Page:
Frank Gaffney Jr. founded the Center for Security Policy in 1988 after spending more than four years as a senior official in President Ronald Reagan's Defense Department. In recent years, he has become a prominent figure in right-wing politics, co-authoring a book that warns of the "creeping" influence of Sharia law while producing and promoting an assortment of anti-Islamic conspiracy theories.
The online survey used by Trump in his statement claimed "a majority (51%)" of Muslims living in the U.S. believe they "should have the choice of being governed according to (Sharia)."
One-quarter of those polled "agreed that violence against Americans here in the United States is justified as a part of the global jihad."
Gaffney is well-known to anti-extremist groups, like the Southern Poverty Law Center, which plans to add his group to its "hate list" for 2016.
"He's accused a Hillary Clinton adviser (Huma Abedin) of being a secret agent of the Muslim Brotherhood, he's claimed (anti-tax activist) Grover Norquist is a secret agent, he believes all kinds of conspiracy theories, he's a birther," Heidi Beirich, director of the Southern Poverty Law Center's Intelligence Project, told CNN. "It's really, really troubling."
Asked during a Tuesday interview with Don Lemon on "CNN Tonight" if he agreed with Trump's plan to temporarily halt the immigration of Muslims into the country, Gaffney said, "I think that we have enough jihadists in America at the moment, plenty actually, and too many, and the idea of importing still more willy-nilly seems to me to make no sense at all."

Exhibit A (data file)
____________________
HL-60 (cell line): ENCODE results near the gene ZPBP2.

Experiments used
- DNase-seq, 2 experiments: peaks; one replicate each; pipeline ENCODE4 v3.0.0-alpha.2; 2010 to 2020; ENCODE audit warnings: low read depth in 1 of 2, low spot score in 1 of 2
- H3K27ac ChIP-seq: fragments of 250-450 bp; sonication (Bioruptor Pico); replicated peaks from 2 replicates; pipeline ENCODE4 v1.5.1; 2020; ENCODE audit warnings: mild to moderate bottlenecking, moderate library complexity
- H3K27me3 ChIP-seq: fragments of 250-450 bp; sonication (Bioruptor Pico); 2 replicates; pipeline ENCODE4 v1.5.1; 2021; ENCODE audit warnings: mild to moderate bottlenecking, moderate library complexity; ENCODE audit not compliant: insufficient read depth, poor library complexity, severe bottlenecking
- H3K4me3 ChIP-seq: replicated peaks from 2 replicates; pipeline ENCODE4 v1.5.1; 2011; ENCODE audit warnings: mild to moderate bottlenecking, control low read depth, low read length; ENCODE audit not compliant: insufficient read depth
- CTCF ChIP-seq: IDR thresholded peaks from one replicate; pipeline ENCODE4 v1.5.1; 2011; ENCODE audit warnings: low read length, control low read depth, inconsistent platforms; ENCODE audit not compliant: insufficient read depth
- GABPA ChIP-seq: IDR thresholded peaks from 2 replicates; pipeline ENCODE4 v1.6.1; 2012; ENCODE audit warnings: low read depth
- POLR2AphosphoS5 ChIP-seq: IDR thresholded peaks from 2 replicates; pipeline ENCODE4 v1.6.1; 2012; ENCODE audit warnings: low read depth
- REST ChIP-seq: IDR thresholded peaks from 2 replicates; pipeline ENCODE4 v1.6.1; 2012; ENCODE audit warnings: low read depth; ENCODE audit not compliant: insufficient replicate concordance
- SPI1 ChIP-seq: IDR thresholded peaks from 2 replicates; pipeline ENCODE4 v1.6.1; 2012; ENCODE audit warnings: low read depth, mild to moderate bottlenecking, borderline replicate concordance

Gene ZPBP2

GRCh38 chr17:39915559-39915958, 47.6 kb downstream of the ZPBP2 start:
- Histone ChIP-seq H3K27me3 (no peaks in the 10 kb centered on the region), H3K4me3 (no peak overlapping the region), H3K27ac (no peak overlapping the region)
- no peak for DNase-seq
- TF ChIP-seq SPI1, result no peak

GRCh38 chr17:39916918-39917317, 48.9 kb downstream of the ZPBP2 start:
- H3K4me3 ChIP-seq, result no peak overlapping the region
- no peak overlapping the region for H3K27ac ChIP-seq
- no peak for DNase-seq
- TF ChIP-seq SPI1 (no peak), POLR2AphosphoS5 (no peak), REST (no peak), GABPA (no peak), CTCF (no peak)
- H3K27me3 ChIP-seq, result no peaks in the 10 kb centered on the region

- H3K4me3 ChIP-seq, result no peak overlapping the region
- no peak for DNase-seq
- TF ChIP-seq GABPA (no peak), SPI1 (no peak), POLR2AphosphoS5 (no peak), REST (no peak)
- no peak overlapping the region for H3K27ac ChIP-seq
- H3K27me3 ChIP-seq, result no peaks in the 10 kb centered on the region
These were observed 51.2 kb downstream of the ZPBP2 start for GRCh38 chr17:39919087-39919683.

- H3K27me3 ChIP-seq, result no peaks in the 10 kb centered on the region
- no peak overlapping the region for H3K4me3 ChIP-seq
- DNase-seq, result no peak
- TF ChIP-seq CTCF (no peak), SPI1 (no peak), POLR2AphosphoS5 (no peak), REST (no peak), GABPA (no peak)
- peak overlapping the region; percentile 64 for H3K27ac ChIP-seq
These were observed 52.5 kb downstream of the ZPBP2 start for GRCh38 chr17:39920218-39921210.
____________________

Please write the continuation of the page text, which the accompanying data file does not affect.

Gaffney has long been preoccupied with the Muslim Brotherhood, an Islamist political and religious group most prominent in Egypt.
"We know for a fact that the Muslim Brotherhood has as its mission the worldwide imposition of Islam's toxic, brutally repressive and anti-constitutional supremacist doctrine known as (Sharia)," he wrote
in a 2013 column accusing Republican Sens. John McCain and Lindsey Graham of providing "bipartisan political cover to the Islamists' efforts to takeover (Libya and Syria.)"
Three years earlier, during an appearance on CNN, Gaffney argued
that the goal of most "Muslim-American organizations" and mosques "is to destroy western civilization from within."
He was barred in 2011 from participating at the Conservative Political Action Conference after accusing
attorney Suhail Khan and Norquist of "credentialing the perpetrators of this Muslim Brotherhood influence operation."
Gaffney has also pushed a theory, supported by what he described
in 2009 as "pretty compelling circumstantial evidence," that Saddam Hussein's Iraq was "involved" in the 1993 attack on the World Trade Center and the 1995 bombing of the Alfred P. Murrah Federal Building in Oklahoma City.
Trump, however, praised the group during a rally in South Carolina on Monday night as he outlined him proposed ban on Muslims.
"Very respectable group, who I know, actually," Trump said.